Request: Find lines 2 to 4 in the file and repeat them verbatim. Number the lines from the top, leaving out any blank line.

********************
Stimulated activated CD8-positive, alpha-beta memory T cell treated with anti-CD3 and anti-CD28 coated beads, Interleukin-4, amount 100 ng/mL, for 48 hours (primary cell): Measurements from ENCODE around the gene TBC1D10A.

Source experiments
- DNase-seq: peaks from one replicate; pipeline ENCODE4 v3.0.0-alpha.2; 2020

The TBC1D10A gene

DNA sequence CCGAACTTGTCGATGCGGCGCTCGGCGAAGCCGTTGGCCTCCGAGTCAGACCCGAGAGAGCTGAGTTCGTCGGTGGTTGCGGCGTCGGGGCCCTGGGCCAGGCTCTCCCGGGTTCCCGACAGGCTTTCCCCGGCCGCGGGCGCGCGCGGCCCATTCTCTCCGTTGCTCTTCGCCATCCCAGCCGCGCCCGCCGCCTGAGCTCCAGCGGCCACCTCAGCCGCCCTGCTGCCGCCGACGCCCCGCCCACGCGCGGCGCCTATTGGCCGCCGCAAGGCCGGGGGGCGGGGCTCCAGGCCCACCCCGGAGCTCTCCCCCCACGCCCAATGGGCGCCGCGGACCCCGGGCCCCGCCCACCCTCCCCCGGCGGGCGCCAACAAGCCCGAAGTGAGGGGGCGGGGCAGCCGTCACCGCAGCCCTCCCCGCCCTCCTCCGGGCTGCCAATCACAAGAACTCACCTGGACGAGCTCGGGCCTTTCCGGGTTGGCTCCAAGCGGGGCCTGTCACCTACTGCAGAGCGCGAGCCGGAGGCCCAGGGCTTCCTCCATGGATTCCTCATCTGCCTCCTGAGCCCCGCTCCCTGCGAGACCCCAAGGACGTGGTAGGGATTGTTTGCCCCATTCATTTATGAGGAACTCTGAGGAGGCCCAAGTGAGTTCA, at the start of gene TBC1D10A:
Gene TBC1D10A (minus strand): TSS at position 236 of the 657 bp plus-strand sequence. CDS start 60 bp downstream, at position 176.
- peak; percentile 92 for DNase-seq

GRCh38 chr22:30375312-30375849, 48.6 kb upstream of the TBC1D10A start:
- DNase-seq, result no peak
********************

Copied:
Source experiments
- DNase-seq: peaks from one replicate; pipeline ENCODE4 v3.0.0-alpha.2; 2020

The TBC1D10A gene